Ombudsman Alleges Another Case of Adoptee Abuse in Texas
- The Moscow Times
- Apr. 04 2013 00:00
- Last edited 14:27
Children's rights ombudsman Pavel Astakhov said three Russian orphans adopted by an American couple in Silsbee, Texas, were systematically abused and beaten by their adoptive parents, in the latest allegation by Russian authorities of abuse of Russian children in the U.S.
The announcement comes on the heels of the death in January of 3-year-old Max Shatto, a Russian child adopted by a Texas couple last year, whose case has been touted by Russian officials as proof that a ban on U.S. adoptions of Russian children passed last year is justified. Texas authorities have said the death was accidental, but Russia has been skeptical of that judgment, demanding all the case materials for examination.
On Tuesday, Astakhov posted a statement saying there was an allegation made of abuse of three Russian children, Alexei, Anastasia, and Svetlana Klimov, who were adopted in 2003 from their birthplace in the Perm region by Texas residents Michael and Penny Deckert.
Astakhov said he learned about the case from the Russian Embassy in Washington, which received a letter dated March 8 from one of the adopted girls. According to Astakhov, the letter said the girl had been sexually abused by her American father.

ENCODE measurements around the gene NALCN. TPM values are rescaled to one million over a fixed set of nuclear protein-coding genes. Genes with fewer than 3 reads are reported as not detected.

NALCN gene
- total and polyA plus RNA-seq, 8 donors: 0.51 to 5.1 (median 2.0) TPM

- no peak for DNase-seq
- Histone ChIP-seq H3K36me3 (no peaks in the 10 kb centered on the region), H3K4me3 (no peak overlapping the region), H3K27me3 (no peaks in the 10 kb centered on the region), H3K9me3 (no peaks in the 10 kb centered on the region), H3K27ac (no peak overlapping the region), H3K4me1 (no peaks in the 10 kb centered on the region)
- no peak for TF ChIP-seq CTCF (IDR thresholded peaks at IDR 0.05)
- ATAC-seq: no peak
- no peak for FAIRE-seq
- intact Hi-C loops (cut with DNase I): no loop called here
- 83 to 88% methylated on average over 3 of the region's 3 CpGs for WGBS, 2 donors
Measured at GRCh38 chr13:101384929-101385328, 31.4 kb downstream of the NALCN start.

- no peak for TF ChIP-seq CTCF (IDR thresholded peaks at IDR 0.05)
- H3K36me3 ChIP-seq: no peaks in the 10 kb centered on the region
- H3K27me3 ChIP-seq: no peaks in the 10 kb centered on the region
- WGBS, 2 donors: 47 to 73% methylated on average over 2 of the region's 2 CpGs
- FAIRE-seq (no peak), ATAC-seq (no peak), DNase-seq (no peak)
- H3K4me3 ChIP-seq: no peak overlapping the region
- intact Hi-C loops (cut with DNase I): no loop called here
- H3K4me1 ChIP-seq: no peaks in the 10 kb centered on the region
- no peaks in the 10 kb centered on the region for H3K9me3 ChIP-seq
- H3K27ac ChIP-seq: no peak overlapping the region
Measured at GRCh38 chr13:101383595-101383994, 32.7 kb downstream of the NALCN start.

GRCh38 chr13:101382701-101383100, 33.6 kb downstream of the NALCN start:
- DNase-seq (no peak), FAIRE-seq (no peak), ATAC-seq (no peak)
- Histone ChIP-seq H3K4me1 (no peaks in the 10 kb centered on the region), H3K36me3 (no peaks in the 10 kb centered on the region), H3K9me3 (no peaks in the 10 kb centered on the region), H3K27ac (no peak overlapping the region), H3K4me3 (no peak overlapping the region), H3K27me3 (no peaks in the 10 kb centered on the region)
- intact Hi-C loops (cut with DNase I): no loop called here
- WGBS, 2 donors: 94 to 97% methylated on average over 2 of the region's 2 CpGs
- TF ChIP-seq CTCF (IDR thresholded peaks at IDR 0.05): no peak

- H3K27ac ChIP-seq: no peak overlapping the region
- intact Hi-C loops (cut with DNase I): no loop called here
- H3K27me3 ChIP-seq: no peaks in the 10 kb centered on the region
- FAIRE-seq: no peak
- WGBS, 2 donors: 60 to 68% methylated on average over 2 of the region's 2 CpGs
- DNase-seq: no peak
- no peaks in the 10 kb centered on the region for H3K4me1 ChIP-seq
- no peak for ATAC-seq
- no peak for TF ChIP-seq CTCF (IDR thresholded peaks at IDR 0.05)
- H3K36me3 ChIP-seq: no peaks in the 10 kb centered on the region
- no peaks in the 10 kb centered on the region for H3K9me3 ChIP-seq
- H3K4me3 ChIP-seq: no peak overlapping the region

Shari Pulliam, a spokeswoman for the Texas Department of Family and Protective Services, told RIA-Novosti that the girl and her sister have been in foster care since March 21 pending an inquiry opened by the local sheriff's department.
The adoptive mother denied the allegations in an interview with RIA-Novosti, saying the three children had been making false accusations for some time.
The girls' 17-year-old brother ran away in June, she added, and he is currently included in a national database for missing children.
Astakhov urged Texas authorities to conduct a thorough investigation of the girls' allegations and keep Russian officials informed of the results.
Russia's Investigative Committee has begun a pretrial inquiry to determine whether a criminal case should be opened, the committee said in a statement Tuesday.